We’ve seen some powerful, horrifying films about the war in Rwanda. But we’ve never seen anything like this—a film made with the help of Rwandans, informed by their own experiences, and performed in their own language.
Sangwa’s a prodigal son of the Hutu. He’s come back to the family farm after three years in the city, only to find his father furious and reluctant to forgive. It doesn’t make things easier that Sangwa’s brought a friend along with him—’Ngabo, a boy from the Tutsi people. Watching Sangwa’s family, ’Ngabo is reminded of all that he lost in the war between the Rwandan peoples. This only fuels his determination to journey on from there, machete in hand, to find and kill the man who slaughtered his family.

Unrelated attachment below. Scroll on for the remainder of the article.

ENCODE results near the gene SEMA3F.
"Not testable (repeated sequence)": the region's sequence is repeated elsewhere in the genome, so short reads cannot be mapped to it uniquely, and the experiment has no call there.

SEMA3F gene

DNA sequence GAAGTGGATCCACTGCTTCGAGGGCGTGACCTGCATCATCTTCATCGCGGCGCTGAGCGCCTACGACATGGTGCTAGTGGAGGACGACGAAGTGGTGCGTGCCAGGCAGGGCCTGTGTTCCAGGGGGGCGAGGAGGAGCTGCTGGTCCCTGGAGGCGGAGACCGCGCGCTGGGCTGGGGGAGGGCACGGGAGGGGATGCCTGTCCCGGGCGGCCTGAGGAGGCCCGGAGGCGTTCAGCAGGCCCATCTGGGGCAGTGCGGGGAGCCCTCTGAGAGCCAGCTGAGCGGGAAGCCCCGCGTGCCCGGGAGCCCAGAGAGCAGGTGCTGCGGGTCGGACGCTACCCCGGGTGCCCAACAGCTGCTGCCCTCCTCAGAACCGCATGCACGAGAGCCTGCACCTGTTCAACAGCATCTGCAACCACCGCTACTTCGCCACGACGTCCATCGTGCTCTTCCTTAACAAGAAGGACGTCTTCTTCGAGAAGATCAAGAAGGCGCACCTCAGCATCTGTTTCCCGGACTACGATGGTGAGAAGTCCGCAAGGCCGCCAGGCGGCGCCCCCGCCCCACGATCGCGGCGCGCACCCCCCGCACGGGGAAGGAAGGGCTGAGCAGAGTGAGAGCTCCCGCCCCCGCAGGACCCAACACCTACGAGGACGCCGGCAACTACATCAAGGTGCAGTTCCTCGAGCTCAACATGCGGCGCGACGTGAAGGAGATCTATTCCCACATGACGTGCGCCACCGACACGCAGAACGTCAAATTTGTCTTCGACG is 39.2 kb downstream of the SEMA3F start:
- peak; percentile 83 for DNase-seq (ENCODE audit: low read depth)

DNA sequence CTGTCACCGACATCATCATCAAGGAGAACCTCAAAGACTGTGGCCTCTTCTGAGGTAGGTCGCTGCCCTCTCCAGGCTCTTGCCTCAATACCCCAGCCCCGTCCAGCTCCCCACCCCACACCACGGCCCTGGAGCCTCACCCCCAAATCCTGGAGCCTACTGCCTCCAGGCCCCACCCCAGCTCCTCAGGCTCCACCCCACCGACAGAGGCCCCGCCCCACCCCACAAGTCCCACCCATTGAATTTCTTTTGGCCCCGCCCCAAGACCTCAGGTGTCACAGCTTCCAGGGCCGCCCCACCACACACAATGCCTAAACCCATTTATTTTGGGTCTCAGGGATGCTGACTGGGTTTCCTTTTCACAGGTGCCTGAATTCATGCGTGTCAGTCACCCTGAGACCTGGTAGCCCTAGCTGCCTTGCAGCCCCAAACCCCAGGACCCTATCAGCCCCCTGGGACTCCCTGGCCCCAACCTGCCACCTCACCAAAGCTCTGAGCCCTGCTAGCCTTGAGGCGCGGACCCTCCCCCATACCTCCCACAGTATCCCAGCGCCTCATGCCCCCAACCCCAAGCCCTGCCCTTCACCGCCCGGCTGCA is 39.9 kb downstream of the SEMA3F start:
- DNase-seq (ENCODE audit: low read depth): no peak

An American filmmaker who grew up in South Korea, Lee Isaac Chung made this film in order to teach young Rwandans the craft of filmmaking. It’s a work of selflessness and service, a mournful and beautiful work of art that is poetic, meditative, powerful. (Roger Ebert called it “a masterpiece.”) The actors, voices, scenes, stories—even the jokes—come from the people who live there. As Chung paints authentic pictures of today’s Rwanda, he resists the temptation to conclude on a note of false hope. Reconciliation in this blood-soaked country will be a very steep climb indeed, a process of daily forgiveness.
— Jeffrey Overstreet